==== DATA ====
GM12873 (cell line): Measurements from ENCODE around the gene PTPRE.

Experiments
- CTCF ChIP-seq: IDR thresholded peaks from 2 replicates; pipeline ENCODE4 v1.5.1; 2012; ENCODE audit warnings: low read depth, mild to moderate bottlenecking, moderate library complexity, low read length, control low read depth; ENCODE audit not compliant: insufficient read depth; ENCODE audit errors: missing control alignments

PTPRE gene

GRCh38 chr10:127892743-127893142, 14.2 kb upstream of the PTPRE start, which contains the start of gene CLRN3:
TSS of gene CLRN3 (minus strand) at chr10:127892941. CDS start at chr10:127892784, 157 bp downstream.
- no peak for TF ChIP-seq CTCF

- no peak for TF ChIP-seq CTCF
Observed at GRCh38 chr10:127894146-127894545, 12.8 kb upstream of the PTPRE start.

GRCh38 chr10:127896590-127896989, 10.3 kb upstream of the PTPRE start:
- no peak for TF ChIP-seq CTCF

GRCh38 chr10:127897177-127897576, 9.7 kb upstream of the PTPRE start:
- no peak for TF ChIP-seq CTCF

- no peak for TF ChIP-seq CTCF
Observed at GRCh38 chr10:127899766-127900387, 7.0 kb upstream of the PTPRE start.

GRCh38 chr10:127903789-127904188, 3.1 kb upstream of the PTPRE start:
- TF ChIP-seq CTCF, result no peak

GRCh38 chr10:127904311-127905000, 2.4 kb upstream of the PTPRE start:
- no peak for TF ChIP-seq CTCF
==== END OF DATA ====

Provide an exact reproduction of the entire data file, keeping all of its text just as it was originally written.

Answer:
GM12873 (cell line): Measurements from ENCODE around the gene PTPRE.

Experiments
- CTCF ChIP-seq: IDR thresholded peaks from 2 replicates; pipeline ENCODE4 v1.5.1; 2012; ENCODE audit warnings: low read depth, mild to moderate bottlenecking, moderate library complexity, low read length, control low read depth; ENCODE audit not compliant: insufficient read depth; ENCODE audit errors: missing control alignments

PTPRE gene

GRCh38 chr10:127892743-127893142, 14.2 kb upstream of the PTPRE start, which contains the start of gene CLRN3:
TSS of gene CLRN3 (minus strand) at chr10:127892941. CDS start at chr10:127892784, 157 bp downstream.
- no peak for TF ChIP-seq CTCF

- no peak for TF ChIP-seq CTCF
Observed at GRCh38 chr10:127894146-127894545, 12.8 kb upstream of the PTPRE start.

GRCh38 chr10:127896590-127896989, 10.3 kb upstream of the PTPRE start:
- no peak for TF ChIP-seq CTCF

GRCh38 chr10:127897177-127897576, 9.7 kb upstream of the PTPRE start:
- no peak for TF ChIP-seq CTCF

- no peak for TF ChIP-seq CTCF
Observed at GRCh38 chr10:127899766-127900387, 7.0 kb upstream of the PTPRE start.

GRCh38 chr10:127903789-127904188, 3.1 kb upstream of the PTPRE start:
- TF ChIP-seq CTCF, result no peak

GRCh38 chr10:127904311-127905000, 2.4 kb upstream of the PTPRE start:
- no peak for TF ChIP-seq CTCF